Asimovs. July 2011.

Chris Beckett. Day 29.

A thoughtful story from Beckett, a psychological study of a human about to return to Earth from scientific work on a far distant planet. The journey back isn’t a problem in itself, the superluminal transfer, which will see him encoded to data and flashed across space back to Earth – it’s one of the side-effects, the fact that the process wipes clean recent memories.

It is well-established that whilst you may retain some memories of up to the 30th day before the transfer, anything from Day 29 is lost. He struggled with losing memory of those 30 days as the result of the outward journey, and in heading back home he has to revisit those issue, address the issues of his strained relationship with his fellow workers, and his ambivalent relationship with the local human settlers, and the indigenous intelligent lifeform, and the planet itself.

It’s a detailed investigation of his psyche, and asks questions and probes into detail, rather than being another tiresome story of xenolinguistics/psychology.

Theodora Goss. Pug.

A gentle story of a sickly child in the 19th century, from a well to do family. Her quiet life is made more bearable by a secret doorway, which takes her to other times and other places – but not too far – through which she is able to lead a more fulfilled life.

A touch of Tom’s Midnight Garden, with a pinch of the Brontes/Austens.

Kristine Kathryn Rusch. Dunyon.

A bleak look at the desperate straits of refugees who have fled to a distant outpost, where the opportunity to find a safe haven is one to be grasped at all cost. The owner of a bar on the outpost, a strong female character, watches, with a numbed detachment.

Norman Spinrad. The Music of the Sphere.

A musician, and a cetacean scientist (no, someone who studies whale, dolphins, and orcas, not a whale, dolphin or orca) find that their expertise unexpectedly overlaps, and that not only do they open a communication channel with the cetaceans, they find out much, much more.

Josh Roseman. Bring on the Rain.

Climate change brought on by an ‘event’ leads to a sort of Mad Max future, with nomaid communities of desert-adapted vehicles/ships forming, the better to protect themselves and to seek water.

A tight drama is enacted, with a bit of backstory, and an ending offering the potential of a sequel. FWIW I’d vote for one.

note to self : check to see if Americans do indeed spell drought ‘draught’ as in GvG’s introduction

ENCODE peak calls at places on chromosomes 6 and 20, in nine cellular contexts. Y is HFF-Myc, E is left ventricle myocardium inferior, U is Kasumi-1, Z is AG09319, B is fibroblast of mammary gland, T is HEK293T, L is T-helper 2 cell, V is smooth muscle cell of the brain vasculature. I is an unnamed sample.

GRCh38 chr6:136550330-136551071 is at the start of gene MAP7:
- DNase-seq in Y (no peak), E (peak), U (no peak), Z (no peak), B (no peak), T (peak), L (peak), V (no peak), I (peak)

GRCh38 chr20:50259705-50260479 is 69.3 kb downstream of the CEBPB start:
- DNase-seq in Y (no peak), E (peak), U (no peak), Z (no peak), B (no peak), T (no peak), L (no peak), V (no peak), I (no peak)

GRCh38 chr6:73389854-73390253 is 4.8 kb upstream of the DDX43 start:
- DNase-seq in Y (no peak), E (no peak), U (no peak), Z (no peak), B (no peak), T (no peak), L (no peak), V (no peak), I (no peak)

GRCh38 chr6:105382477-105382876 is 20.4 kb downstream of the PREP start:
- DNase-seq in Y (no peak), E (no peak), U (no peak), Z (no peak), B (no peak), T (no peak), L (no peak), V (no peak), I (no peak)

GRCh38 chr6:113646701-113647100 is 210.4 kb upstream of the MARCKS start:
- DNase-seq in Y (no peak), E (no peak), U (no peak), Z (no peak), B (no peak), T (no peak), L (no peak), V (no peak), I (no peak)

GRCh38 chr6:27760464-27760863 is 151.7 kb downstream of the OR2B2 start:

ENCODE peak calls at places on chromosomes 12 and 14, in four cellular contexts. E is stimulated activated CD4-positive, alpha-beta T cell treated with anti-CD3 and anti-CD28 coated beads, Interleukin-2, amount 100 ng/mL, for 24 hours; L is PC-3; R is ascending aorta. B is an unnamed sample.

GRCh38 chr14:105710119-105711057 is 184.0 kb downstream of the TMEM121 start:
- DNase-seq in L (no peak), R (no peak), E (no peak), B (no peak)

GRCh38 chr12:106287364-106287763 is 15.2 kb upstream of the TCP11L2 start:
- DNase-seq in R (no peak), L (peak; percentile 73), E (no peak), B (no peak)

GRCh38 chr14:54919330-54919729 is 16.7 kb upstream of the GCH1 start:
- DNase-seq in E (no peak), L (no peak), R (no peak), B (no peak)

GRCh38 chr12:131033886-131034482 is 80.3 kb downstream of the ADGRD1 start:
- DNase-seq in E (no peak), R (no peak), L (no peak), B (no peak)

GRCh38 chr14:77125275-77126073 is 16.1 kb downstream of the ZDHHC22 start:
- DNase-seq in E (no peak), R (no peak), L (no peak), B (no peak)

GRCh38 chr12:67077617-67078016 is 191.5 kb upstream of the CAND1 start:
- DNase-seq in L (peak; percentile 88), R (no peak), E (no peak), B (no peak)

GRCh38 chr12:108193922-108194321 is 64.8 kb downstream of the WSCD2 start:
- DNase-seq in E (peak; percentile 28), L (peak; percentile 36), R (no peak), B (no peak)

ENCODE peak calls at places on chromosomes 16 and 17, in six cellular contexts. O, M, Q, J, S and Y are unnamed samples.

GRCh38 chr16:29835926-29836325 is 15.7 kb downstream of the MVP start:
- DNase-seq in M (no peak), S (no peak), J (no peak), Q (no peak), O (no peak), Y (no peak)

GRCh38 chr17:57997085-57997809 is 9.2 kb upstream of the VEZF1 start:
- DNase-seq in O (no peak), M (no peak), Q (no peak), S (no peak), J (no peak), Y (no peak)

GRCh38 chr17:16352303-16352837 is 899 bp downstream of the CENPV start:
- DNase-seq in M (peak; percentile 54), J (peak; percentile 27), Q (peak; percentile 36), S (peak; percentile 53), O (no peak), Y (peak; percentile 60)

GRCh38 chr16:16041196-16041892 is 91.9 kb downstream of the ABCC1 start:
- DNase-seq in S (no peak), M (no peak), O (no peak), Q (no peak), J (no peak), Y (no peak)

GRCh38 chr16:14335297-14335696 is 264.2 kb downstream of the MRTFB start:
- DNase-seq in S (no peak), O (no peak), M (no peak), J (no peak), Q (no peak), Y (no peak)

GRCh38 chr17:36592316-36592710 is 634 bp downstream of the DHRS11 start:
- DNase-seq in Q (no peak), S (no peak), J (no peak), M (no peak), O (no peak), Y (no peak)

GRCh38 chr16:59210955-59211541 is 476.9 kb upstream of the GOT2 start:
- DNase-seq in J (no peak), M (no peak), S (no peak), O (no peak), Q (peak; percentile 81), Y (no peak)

note to readers : the above note to self was not left in by accident

Leah Cypess. Twelvers.

Near-future high school teen angst, in a society where natural birth is very much not the norm, but the victim of bullying is one for whom her parents made a choice which should have been for the better, but found out that side effects took away any potential advantage of that choice.

It’s fine as far as it goes, but it doesn’t really break any new ground to raise it above what feels like are a whole heap of similar stories.

Bruce McAllister. The Messenger.

As with the previous story in the issue, a short story that treads well-trodden ground – in this case time travel. McAllister enables his time traveller to go back in time to meet his mother – who died shortly after he was born. There’s a further layer to the story due to the nature of his death, and McAllister handles the story well without tipping into sentimentality, so overall a nice little addition to the time travel story without breaking new ground.

Paul Cornell. The Copenhagen Interpretation.

Cornell’s ‘One of Our Bastards Is Missing’ was well-received a couple of years ago, and was Hartwell/Cramered and Dozoised.

This features further adventures of his protagonist, a secret service employee of the Crown, in an alternate-ish history with the balance between warring monarchies very much a matter of concern. Cornell fleshes out the political and scientific background, with a neat take on what that falling apple might have suggested to Newtown, and has a much more far flung drama as a result.

The ability to create ‘folds’ in time and space is a more than useful plot device, akin to Dr. Who’s Tardis (Cornell is a Dr. Who novel writer) which does require a suspension of disbelief, and the evil brothers do slip into bwahahaha Let Me Explain The Plot To You mode. But I forgive them this for their multi-dimensional gravitic testicular torture.

Conclusion

Some good stories in here, but not a standout issue.

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